Formation skydiving- chute deployment safety

So you have anywhere from 4 to several hundred people falling at the same speed. So when it comes time to deploy your chute are there any safety procedures to make sure no one is above you? A rule like “look over your shoulder before deployment”. Or is there a safety rule in place like “never ever skydive over another person”?
I’m just wondering how when you have 300+ people in the air at the same time they are able to stay out of eachothers way. You’re freefalling 100m above someone who suddenly deploys their chute you’re both screwed.

In general, before deployment a freefall skydiver should “wave off” (make a symmetrical waving motion with the arms three times) before main chute deployment. This lets someone ahead know that he’ll be deploying the chute. For large formations, a break-off procedure is followed to ensure that divers will be out of each other’s way during main chute deployment. While collisions and entanglements do occasionally occur, generally necessitating cutting away to the reserve chute, surprisingly most collisions occur at or near landing.

In static line jumps the jumpers are spaced out in 1-2 second intervals, which generally provides enough spacing to prevent entanglement.


To expand a little on what Stranger said - there are definite procedures which will vary a bit as the number of participants increases. For small groups you’ll have an agreed breakoff altitude at which time everyone turns away from the center of the formation, moves away horizontally (tracking) and then goes through the waveoff/pull procedure. I was taught to actually look over both shoulders when I do the waveoff.

For larger formations it’s the same idea but the traffic control is more critical and breakoff altitudes are higher. There may be a designated person at the center of the formation who pulls, signalling that the breakoff routine has begun. The outer groups turn and track off, followed by the next layer in and so on. Everyone will have a designated pull altitude and they may be staggered (having large numbers of people opening at the same altitude all at once can make things crowded). People who do not follow proper procedure may find themselves off the jump. The really large jumps (formation records with hundreds of participants) are quite well organized.

It’s also drummed into everybody’s head as a student that you never want to be hanging out above someone in freefall. Accidental activations, emergencies and other such things do happen and collisions between someone in freefall and an inflating canopy can be deadly.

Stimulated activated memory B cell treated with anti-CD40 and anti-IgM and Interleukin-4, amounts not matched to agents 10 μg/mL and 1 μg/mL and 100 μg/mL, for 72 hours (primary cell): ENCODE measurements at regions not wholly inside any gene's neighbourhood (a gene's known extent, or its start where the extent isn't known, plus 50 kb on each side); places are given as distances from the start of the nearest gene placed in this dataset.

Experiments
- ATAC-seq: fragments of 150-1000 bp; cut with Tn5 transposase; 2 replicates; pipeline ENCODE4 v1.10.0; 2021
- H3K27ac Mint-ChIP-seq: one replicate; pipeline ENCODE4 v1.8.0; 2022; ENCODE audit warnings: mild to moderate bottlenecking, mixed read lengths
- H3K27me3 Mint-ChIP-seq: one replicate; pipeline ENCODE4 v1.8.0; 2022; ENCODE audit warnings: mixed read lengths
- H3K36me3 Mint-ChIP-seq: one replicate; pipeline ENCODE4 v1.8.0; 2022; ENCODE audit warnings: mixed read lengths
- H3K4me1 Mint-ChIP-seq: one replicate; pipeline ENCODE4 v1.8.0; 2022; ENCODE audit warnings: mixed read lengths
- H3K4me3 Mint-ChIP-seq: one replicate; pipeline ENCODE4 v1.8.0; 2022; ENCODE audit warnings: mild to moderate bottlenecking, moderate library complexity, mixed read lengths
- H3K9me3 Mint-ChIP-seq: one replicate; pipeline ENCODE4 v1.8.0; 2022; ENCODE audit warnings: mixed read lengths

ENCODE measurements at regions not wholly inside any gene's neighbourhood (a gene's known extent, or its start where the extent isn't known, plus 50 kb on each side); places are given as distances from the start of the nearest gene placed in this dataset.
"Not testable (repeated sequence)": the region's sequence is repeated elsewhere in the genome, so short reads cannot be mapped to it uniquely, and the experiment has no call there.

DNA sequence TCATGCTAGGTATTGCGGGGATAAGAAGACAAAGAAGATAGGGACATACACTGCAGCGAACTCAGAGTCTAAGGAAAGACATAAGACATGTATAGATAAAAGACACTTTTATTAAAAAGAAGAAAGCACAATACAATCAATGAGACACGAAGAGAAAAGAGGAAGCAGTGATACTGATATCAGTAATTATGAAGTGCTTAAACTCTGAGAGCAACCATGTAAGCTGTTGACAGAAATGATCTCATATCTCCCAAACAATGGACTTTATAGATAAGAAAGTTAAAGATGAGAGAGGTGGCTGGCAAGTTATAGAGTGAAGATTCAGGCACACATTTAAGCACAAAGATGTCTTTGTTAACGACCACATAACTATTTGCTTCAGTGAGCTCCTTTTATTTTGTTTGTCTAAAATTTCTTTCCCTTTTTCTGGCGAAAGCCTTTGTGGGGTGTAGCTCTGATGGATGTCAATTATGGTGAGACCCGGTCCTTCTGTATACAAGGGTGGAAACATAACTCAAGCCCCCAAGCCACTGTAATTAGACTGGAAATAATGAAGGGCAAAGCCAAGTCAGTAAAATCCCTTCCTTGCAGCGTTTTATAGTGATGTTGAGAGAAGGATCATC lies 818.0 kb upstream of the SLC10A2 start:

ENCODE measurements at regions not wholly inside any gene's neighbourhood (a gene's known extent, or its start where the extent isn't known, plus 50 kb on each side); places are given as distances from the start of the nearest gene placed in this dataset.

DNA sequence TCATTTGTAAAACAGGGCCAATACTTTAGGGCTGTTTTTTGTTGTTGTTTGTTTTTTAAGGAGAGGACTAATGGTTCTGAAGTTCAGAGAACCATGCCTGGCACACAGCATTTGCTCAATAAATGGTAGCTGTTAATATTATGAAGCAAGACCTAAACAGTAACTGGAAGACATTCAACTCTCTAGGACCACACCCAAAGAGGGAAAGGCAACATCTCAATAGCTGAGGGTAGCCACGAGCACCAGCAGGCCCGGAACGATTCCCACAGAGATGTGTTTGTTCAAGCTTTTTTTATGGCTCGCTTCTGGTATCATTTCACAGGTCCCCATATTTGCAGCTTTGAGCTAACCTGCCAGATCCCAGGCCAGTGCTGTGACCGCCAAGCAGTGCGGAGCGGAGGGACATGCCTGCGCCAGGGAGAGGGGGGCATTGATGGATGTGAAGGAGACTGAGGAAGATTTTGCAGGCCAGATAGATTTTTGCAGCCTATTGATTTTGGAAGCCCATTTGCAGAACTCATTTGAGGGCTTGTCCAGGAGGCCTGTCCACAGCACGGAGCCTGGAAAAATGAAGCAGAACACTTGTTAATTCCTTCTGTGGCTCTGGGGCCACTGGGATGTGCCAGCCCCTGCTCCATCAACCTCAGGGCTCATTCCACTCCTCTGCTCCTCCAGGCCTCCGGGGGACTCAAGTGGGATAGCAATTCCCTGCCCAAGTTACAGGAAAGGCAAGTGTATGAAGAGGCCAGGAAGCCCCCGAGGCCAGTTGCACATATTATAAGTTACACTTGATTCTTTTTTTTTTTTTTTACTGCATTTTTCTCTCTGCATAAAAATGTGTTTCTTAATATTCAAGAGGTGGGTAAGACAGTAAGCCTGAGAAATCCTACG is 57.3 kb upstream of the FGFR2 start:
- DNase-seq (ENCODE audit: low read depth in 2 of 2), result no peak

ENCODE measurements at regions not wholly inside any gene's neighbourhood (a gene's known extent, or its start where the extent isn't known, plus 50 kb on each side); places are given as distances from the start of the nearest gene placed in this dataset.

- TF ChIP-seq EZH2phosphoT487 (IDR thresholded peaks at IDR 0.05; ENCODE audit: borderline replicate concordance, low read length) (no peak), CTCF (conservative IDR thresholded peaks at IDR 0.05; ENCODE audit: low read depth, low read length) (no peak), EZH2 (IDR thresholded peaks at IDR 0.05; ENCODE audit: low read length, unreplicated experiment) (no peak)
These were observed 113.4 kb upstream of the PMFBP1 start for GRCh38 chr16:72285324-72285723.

Military static-line jumps are a different situation - their goal is to get a large number of people down as quickly as possible. They may be jumping from hundreds rather than thousands of feet and the canopy deploys immediately as the soldier exits the plane. They’re going out single file so you get a long line with adequate separation between individuals as opposed to a mass of people in the same piece of sky at the same time.

I jumped the 727 cargo jet at Quincy years ago and they put us out in lines of 80 (two passes), exiting single file from the rear of the plane through the airstair. Even at a relatively low speed (for a cargo jet - I think it was ~120mph) people were quite well spread out. Some folks did small formations but it’s not like taking 20 people out the side of a Twin Otter where you can get them all out within a couple of seconds; the distance between first and last person could be noticeable.

Reference the adequate separation,this depended very much on the despatchers.

With adrenaline going and the objective of getting everyone out as fast as possible so that the troops would not be dispersed on the ground,
(plus the driver and his mates could get the hell out that much faster if there is hostile ground fire etc.)
mistakes did happen.

We usually jumped Sim sticks in that role,that is two lines similtaneously but staggered, exiting from both sides of the aircraft.

A colleague of mine died in an entanglement and people having to literally walk off of other peoples canopies in the air were while not common events weren’t that rare.